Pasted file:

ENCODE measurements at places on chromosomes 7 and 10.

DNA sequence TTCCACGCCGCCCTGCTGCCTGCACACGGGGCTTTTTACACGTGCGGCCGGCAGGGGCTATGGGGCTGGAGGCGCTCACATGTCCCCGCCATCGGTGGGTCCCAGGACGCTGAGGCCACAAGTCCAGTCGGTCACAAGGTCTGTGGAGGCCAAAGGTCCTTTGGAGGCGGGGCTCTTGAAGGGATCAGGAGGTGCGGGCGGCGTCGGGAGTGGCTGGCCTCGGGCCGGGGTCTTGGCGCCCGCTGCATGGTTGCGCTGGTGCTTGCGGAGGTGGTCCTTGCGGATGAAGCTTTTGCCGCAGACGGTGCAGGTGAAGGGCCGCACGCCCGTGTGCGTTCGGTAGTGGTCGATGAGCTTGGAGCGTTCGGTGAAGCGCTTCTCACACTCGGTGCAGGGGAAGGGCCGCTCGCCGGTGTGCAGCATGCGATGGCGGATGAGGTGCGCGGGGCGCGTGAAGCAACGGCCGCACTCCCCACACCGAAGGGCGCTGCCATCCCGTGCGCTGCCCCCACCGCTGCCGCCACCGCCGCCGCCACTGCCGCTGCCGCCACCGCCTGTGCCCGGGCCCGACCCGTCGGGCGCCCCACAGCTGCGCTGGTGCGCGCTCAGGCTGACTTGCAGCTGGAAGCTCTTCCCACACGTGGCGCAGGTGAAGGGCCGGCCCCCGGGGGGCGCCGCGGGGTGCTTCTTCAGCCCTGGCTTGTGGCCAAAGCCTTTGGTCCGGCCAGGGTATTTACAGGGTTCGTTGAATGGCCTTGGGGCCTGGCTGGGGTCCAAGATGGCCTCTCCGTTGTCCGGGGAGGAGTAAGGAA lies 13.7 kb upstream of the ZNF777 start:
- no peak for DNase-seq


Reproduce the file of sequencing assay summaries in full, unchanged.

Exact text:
ENCODE measurements at places on chromosomes 7 and 10.

DNA sequence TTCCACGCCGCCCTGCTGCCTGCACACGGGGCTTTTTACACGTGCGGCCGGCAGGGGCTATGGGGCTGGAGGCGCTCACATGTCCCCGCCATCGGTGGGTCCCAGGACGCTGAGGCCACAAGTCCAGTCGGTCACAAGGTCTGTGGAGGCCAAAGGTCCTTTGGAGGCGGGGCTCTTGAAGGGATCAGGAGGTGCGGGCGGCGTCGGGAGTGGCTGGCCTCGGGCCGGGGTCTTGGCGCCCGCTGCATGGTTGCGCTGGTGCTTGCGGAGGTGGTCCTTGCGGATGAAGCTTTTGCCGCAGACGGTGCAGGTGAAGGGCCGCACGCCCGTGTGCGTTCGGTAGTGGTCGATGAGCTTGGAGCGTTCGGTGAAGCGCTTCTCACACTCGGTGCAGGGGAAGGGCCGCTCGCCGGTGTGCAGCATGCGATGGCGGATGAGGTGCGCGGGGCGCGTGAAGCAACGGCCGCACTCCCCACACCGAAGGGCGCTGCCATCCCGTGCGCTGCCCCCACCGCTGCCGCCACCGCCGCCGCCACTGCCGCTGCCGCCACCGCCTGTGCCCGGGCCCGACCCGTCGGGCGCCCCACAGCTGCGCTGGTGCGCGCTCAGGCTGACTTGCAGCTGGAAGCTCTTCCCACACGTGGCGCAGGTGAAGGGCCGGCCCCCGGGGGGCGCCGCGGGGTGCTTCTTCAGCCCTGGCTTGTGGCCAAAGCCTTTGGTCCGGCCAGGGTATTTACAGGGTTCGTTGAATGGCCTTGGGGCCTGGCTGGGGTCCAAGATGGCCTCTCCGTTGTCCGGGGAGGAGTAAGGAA lies 13.7 kb upstream of the ZNF777 start:
- no peak for DNase-seq